To illustrate how Chinese word order is organized by the PTS, please consider:
Tā shàng'àn tǎng zài shātān shàng shài tàiyáng.
(He climbed up the bank, lay on the beach and basked in the sun.)
The situation described by (1) involves three events, active and stative, which are arranged in terms of the temporal sequence of events happening in the physical world. The word order of the sentence abides by the PTS, and it is parallel to the human perception of the order of phenomena in the world, so the word order is natural. It is controversial if the position of adverbials with respect to the verb they modify observes the PTS. As we will show in the following sections, adverbials have multiple semantic roles, so it is reasonable to expect that different types of adverbials will follow different conceptual principles. We will argue that the order of adverbials of subject, space and process, as they depict states or accompanying actions, abides by the PTS; and the order of adverbials of time is regulated by the conceptual Principle of Temporal Scope (PTSC). By contrast, the order of adverbials of modality, which expresses the speaker’s comments and opinions, assessment and evaluation of a situation, is governed by the notion of semantic scope and Haiman’s (1983) distance motivation, since these ideas have nothing to do with time.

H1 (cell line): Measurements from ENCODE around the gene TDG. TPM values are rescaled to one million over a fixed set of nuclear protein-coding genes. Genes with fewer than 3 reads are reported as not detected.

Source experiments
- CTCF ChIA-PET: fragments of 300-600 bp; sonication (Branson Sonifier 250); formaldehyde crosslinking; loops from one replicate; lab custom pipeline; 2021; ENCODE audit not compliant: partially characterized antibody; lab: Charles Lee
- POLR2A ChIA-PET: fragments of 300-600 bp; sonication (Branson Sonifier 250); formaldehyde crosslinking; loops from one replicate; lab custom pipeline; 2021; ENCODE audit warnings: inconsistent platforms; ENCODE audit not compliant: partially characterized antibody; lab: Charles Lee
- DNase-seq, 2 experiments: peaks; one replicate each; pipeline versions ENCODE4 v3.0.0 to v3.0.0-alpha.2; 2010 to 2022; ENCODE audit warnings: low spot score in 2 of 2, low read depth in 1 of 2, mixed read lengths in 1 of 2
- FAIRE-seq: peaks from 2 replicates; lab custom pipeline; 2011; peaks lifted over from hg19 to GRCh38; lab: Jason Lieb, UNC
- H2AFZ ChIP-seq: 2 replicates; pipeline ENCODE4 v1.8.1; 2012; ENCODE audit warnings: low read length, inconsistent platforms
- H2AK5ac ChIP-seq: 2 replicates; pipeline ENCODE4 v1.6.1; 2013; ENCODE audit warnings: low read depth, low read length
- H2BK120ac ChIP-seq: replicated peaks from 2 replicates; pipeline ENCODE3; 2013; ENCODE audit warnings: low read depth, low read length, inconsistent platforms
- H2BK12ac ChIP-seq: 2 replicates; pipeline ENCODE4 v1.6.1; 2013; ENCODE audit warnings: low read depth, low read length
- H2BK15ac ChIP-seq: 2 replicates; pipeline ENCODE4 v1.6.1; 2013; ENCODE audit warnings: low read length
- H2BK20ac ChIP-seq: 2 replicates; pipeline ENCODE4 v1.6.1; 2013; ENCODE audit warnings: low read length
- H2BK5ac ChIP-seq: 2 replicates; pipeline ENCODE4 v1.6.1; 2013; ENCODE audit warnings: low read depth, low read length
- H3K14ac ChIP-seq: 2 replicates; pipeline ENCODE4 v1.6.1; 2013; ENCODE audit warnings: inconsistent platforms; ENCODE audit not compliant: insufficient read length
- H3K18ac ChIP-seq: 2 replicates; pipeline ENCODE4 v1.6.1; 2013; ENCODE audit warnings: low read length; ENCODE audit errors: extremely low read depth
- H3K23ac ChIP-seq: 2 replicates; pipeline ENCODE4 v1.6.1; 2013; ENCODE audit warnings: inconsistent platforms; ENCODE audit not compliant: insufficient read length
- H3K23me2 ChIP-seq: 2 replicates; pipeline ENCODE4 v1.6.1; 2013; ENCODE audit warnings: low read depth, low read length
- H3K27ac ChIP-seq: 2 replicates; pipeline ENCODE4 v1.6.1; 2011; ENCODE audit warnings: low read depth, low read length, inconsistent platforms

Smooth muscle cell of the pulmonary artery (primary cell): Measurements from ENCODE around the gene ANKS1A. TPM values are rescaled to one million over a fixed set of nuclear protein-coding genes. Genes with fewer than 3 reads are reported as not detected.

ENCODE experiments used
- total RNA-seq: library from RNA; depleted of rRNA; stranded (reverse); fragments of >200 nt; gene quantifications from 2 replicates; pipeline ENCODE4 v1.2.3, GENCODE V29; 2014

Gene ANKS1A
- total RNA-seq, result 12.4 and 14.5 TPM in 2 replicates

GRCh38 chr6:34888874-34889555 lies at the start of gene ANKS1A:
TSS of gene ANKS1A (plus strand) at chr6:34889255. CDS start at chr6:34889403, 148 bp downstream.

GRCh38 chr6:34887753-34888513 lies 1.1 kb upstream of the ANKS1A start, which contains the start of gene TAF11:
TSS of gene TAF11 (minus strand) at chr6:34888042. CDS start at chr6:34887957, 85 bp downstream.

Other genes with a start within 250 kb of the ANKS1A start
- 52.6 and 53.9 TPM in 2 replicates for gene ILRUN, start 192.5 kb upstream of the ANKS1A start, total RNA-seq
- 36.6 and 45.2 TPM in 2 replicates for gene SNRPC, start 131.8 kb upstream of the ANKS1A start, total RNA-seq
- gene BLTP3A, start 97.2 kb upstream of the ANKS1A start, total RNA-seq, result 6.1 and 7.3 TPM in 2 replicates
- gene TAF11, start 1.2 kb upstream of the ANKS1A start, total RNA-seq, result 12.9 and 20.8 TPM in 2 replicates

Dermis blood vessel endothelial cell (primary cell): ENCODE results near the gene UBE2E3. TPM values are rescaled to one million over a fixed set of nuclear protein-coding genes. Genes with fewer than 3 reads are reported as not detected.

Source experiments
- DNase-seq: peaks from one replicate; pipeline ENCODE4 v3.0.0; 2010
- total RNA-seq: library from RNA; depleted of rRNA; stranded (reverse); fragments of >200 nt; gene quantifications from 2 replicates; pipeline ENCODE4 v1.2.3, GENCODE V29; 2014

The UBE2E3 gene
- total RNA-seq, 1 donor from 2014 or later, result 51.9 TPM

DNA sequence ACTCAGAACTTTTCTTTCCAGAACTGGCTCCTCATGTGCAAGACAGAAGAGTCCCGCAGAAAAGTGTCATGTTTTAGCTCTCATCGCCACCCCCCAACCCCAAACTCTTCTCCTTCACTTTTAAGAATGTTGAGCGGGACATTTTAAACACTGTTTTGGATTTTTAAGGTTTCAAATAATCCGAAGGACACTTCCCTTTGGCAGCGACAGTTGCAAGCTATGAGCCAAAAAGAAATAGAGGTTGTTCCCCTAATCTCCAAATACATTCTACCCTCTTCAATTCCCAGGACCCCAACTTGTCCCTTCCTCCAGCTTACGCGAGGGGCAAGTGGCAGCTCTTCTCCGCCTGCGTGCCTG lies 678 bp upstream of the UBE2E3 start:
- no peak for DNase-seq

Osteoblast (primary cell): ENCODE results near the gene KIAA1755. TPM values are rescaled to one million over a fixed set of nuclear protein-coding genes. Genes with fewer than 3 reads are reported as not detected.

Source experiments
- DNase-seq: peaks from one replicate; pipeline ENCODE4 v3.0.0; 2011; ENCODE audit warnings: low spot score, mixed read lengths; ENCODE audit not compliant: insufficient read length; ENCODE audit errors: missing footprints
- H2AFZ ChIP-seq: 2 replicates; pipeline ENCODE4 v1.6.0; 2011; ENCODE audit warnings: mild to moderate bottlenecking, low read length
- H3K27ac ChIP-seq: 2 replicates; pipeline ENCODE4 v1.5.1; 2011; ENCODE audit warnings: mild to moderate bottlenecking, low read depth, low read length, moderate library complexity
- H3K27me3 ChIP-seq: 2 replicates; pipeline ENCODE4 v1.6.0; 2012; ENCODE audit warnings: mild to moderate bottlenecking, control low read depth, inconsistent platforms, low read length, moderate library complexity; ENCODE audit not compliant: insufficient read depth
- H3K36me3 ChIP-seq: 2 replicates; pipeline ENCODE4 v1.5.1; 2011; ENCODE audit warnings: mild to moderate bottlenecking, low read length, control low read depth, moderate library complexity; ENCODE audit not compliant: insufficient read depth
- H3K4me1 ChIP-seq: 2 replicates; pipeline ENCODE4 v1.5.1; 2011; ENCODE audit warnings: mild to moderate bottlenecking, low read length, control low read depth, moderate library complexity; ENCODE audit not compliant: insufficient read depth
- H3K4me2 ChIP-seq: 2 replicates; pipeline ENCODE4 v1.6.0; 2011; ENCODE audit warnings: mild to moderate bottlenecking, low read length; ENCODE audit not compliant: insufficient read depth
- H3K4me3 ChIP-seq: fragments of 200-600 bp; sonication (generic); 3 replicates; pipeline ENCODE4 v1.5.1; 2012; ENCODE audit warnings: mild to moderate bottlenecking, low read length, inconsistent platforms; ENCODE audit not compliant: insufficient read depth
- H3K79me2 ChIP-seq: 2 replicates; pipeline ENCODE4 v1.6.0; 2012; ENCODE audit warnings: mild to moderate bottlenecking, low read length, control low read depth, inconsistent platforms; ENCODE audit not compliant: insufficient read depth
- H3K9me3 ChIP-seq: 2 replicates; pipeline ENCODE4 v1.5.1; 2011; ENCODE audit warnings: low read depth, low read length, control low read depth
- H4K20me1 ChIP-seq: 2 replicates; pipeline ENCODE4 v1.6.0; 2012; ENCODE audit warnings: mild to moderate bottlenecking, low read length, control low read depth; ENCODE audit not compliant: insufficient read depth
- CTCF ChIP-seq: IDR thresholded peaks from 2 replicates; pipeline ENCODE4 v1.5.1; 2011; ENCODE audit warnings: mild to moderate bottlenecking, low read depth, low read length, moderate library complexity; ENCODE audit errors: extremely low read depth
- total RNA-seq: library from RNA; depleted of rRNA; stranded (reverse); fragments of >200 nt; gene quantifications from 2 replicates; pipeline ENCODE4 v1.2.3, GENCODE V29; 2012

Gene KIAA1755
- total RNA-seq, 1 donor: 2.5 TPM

Loar, J. K. (2011). Chinese syntactic grammar: functional and conceptual principles. New York: Peter Lang.